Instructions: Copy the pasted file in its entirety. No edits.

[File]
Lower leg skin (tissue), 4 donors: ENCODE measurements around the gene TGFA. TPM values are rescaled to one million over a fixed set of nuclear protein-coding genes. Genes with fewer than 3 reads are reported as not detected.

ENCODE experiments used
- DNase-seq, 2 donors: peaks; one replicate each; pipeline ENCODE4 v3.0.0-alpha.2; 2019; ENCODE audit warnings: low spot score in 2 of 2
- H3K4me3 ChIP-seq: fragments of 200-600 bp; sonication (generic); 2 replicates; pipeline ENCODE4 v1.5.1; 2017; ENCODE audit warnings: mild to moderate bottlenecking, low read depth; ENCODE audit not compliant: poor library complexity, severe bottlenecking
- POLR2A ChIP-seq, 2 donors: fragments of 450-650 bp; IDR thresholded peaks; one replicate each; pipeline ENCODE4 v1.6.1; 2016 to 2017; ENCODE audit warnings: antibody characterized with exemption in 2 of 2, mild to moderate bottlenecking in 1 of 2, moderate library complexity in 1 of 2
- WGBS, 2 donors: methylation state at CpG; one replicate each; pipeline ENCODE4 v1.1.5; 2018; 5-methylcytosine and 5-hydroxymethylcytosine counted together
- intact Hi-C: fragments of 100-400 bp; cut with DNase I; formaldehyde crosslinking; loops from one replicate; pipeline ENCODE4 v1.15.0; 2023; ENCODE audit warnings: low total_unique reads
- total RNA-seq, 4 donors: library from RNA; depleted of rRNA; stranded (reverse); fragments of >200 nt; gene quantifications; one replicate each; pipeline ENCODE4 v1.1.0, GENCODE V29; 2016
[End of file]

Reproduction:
Lower leg skin (tissue), 4 donors: ENCODE measurements around the gene TGFA. TPM values are rescaled to one million over a fixed set of nuclear protein-coding genes. Genes with fewer than 3 reads are reported as not detected.

ENCODE experiments used
- DNase-seq, 2 donors: peaks; one replicate each; pipeline ENCODE4 v3.0.0-alpha.2; 2019; ENCODE audit warnings: low spot score in 2 of 2
- H3K4me3 ChIP-seq: fragments of 200-600 bp; sonication (generic); 2 replicates; pipeline ENCODE4 v1.5.1; 2017; ENCODE audit warnings: mild to moderate bottlenecking, low read depth; ENCODE audit not compliant: poor library complexity, severe bottlenecking
- POLR2A ChIP-seq, 2 donors: fragments of 450-650 bp; IDR thresholded peaks; one replicate each; pipeline ENCODE4 v1.6.1; 2016 to 2017; ENCODE audit warnings: antibody characterized with exemption in 2 of 2, mild to moderate bottlenecking in 1 of 2, moderate library complexity in 1 of 2
- WGBS, 2 donors: methylation state at CpG; one replicate each; pipeline ENCODE4 v1.1.5; 2018; 5-methylcytosine and 5-hydroxymethylcytosine counted together
- intact Hi-C: fragments of 100-400 bp; cut with DNase I; formaldehyde crosslinking; loops from one replicate; pipeline ENCODE4 v1.15.0; 2023; ENCODE audit warnings: low total_unique reads
- total RNA-seq, 4 donors: library from RNA; depleted of rRNA; stranded (reverse); fragments of >200 nt; gene quantifications; one replicate each; pipeline ENCODE4 v1.1.0, GENCODE V29; 2016